I had a new experience in the world of agriculture this week: bees. Bees are so important to the life of a garden or farm, surely most people know that by an early age. So in trying to learn everything I can about how it all works together, it is so fantastic that I have started to finally connect with people in agriculture who live and farm in my area. The Zebulon market where I have been selling my scrubs and sunflowers has been a great place to meet others, some also in the beginning stages of their ventures in agriculture and other crafty endeavors. That being said, I made a connection via Facebook with a bee keeper just down the road from me. She invited me over while her mentor was there to advise her. What a great opportunity!
Believe it or not, I already have a bee suit. However, it was given to my husband by a sweet coworker and it is an XS. I am not an extra small. So I unzipped the hood from the suit because it fit, and put on my Muck boots, overalls, and a long sleeve shirt. Bring it on! I ended up getting stung on the arm once, but it only hurt for a minute. A friend who came along got stung in the eyebrow and her eye got very swollen later. I have always been fortunate not to have much of a reaction to any kind of bug bite or sting. (Knock on wood.) But all bites aside, I learned so much. I feel like I have a kindergarten level understanding of what bee keeping is like. To be responsible for the lives of all those bees, in my opinion, one should have at least a high school level understanding of bee keeping.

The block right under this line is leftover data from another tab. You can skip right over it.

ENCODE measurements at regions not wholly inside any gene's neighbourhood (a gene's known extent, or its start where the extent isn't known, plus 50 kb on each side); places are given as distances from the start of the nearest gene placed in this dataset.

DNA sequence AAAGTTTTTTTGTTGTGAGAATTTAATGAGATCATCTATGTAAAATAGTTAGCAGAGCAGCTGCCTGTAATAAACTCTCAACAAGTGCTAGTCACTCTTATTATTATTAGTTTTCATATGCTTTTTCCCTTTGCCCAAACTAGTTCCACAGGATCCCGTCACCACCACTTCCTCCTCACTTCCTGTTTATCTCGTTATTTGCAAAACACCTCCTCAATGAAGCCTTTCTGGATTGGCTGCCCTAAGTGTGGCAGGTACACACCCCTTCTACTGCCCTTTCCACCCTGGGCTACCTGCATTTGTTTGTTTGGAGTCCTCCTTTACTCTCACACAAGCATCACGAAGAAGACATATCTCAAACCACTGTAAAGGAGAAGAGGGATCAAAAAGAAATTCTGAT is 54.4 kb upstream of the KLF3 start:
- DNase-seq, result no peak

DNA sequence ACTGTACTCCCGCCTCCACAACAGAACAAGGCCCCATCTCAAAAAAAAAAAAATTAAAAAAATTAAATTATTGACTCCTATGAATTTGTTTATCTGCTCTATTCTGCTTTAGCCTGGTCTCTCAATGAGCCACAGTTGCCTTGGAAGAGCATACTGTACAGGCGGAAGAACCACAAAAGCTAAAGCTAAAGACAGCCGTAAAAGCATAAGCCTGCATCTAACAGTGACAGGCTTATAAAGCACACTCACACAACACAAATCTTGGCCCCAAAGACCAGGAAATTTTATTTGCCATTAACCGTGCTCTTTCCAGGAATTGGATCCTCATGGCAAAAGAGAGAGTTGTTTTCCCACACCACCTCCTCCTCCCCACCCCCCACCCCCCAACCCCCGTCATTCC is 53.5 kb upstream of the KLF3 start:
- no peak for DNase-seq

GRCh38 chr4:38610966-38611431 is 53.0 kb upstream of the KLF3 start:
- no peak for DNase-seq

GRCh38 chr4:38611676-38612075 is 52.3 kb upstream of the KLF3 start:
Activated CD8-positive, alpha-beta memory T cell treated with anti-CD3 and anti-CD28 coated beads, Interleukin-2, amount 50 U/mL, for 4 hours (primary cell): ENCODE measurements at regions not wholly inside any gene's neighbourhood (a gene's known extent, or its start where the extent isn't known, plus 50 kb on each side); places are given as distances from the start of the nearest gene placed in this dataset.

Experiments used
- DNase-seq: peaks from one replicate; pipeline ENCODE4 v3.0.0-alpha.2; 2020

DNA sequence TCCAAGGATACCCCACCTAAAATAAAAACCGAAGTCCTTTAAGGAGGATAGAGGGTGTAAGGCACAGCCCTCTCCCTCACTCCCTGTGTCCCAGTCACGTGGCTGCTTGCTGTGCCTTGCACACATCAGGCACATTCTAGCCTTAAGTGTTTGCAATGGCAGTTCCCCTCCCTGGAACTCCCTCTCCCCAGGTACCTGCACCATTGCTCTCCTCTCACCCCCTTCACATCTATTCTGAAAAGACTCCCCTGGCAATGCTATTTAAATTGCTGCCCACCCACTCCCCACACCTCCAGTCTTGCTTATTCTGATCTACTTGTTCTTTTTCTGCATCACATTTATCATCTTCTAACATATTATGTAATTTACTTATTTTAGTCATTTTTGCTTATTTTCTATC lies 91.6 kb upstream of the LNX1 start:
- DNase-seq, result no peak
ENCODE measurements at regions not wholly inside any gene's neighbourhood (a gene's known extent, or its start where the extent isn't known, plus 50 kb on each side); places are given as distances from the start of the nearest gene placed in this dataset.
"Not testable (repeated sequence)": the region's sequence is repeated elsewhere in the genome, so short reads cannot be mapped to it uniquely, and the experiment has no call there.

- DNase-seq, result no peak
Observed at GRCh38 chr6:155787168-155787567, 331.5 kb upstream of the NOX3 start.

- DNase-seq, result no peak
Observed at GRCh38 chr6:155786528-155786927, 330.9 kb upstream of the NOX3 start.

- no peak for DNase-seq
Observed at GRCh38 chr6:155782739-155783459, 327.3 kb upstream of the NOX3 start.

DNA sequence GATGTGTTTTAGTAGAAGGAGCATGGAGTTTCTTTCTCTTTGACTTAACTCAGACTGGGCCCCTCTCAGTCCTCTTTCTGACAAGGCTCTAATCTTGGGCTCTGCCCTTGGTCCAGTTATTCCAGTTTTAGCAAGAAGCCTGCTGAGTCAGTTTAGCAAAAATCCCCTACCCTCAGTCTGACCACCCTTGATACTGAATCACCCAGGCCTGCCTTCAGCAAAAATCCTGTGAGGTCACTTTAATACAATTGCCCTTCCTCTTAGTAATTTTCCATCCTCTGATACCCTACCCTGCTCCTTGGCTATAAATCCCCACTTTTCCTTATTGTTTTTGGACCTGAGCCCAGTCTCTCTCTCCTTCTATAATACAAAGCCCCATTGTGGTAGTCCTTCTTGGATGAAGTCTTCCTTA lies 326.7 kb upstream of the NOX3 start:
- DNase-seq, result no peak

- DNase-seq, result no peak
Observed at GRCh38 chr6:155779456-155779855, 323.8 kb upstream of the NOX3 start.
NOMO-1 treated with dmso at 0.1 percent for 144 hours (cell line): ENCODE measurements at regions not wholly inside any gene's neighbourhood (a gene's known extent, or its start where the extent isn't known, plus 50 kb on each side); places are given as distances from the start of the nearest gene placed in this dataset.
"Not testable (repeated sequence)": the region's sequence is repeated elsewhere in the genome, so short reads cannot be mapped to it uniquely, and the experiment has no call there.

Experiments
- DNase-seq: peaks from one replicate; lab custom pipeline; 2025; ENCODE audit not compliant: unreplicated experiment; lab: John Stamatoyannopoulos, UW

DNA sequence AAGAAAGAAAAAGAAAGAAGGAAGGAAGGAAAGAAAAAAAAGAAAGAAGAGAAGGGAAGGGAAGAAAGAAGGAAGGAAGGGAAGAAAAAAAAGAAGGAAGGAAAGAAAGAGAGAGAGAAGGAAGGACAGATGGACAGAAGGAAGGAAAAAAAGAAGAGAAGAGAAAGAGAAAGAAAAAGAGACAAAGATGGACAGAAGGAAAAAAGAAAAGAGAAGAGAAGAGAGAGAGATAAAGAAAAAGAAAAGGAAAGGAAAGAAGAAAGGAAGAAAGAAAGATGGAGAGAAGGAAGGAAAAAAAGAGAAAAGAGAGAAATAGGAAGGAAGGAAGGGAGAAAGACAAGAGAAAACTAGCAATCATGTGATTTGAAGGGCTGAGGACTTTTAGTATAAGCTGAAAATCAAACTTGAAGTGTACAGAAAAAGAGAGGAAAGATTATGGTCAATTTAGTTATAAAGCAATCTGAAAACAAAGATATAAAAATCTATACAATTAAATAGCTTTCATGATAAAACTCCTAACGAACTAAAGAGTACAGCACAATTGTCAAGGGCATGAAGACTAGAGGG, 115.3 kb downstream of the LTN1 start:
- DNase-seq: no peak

Let’s back up a tick, just to explain my need to bee. I have planted a pumpkin patch, for which I have high hopes, and there are so many big yellow blossoms on many of the plants… but I have seen very few bees around this year sadly. Of course the bees need to bee here to make the magic happen. My options for getting bees, either buying or renting (yes, that’s a thing) right now are just not ideal, according to the advice of the mentor’s mentor. Then my friends reassured me that there would still be pumpkins, don’t despair. Fingers crossed; at least the luffa is growing more rapidly these days!
My ultimate decision on the question- To Bee or Not To Bee?- not this year. I have so, so, so much to learn. Also, the bee friend said bee keeping was expensive, and she is a horse owner!! Gasp. Getting a hive will remain a long term goal. I feel if I am going to have a small farm to cultivate for the purposes of education and well being, a bee hive is a necessary component. Maybe I can just set a goal of one new species each year. Chickens for 2020. My daughter hopes 2021 will be the year of the horse. Who knows? Bees, goats, horses- Oh my!